Skills Minister John Hayes has called on all UK businesses to promote informal learning at work, following pledges from 64 companies to increase informal workplace training for their staff. These companies, including 11 from the FTSE 350, represent nearly 2m employees. They formed part of a recent ‘Café Culture’ campaign run by Business in the Community on behalf of the Department for Business, Innovation and Skills (BIS) to improve workers’ skills and they include Barclays Bank, BT, Channel 4, FirstGroup, Ginsters, Google, McDonald’s Restaurants and Microsoft.
The central aim of ‘Cafe Culture’ is to promote good practice among employers, so BIS and Business in the Community have now published ‘Building the Cafe Culture Movement’ to help other organisations to see the benefits of informal adult learning at work.
Mr Hayes said: “Businesses have a pivotal role in promoting adult learning, and so have a unique opportunity to change and, indeed improve, people’s lives. In turn, they can reap the harvest of a productive and engaged workforce.”
The ‘Cafe Culture’ campaign, which has been running since 2009, has involved a wide range of sectors, including manufacturing, finance, construction, utilities and food and drink companies. It took its inspiration from the idea of a wider cafe culture, where people meet informally to share ideas in a fun and relaxed environment. By translating this to an office environment, the intention has been to encourage people to work together as teams to support creativity and improve skills.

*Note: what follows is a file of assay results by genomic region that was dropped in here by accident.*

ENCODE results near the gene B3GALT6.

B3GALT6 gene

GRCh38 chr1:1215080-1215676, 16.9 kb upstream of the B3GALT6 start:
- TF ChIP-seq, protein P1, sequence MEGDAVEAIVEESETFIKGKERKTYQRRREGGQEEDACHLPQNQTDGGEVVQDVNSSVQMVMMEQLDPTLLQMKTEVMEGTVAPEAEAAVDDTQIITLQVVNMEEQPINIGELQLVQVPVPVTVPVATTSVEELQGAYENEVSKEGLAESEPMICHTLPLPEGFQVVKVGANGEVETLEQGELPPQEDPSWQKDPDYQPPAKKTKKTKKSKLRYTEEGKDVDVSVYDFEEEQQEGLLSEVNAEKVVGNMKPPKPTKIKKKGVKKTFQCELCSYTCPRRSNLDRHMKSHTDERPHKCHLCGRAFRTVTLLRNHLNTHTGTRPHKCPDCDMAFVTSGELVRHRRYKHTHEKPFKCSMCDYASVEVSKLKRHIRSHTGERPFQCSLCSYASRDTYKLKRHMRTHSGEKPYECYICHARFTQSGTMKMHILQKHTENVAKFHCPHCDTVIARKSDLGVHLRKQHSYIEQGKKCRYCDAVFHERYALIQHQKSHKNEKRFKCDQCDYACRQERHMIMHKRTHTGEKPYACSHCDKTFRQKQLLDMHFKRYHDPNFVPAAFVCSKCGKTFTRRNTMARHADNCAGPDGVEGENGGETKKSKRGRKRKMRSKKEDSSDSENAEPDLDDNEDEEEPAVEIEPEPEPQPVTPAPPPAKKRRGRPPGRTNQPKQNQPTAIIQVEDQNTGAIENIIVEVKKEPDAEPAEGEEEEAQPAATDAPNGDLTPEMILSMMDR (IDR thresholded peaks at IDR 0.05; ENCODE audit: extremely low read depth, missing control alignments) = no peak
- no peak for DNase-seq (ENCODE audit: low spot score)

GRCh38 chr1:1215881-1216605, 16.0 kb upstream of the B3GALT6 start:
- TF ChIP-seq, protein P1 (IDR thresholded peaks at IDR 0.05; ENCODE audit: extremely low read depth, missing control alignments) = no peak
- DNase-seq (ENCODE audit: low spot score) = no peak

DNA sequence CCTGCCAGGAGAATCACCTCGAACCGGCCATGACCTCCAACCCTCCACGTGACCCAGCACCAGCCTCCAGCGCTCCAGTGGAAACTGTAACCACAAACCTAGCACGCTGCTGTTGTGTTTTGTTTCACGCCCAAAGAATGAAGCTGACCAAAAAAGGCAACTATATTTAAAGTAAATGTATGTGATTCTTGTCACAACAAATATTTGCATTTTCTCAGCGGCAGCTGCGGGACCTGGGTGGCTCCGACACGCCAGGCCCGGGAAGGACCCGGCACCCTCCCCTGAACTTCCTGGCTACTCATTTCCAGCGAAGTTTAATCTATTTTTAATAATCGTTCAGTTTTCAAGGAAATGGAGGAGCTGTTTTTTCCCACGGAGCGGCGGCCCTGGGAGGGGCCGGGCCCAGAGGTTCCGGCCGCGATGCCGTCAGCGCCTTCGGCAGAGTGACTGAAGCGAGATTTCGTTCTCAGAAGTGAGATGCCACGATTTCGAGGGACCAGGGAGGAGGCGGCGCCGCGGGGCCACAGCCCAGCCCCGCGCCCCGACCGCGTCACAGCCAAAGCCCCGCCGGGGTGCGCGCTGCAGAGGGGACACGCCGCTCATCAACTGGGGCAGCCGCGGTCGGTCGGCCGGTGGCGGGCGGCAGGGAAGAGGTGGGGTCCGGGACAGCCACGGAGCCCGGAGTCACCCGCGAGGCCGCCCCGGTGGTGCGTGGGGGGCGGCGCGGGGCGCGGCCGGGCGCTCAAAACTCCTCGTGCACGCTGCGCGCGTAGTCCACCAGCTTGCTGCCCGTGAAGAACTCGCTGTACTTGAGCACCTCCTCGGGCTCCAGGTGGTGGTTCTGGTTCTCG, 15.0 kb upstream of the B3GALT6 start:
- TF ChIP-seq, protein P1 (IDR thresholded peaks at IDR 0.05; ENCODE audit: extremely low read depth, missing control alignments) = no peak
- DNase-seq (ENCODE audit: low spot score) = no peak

Comment: This all sounds a bit too good to be true and, when you think about it, it is. Someone has – rightly – identified that some 80 per cent of learning at work is informal, with the rest being delivered formally, via classrooms or e-learning programmes.
Formal learning can be seen and measured – at least terms of input (so many people spend so many days on this particular course and achieved the pass mark percentage in the post-course test). By definition, informal learning isn’t always visible and can’t be measured.
So BIS and the Skills Minister are asking firms to agree to do something which we all think is a good idea but there is no way of assessing whether they’ve done it or how effective it is. That sounds like a ‘win, win’ to me! Every firm in the country could sign up for this initiative with complete confidence, do nothing and then sit back and accept the praise. Where do I sign…?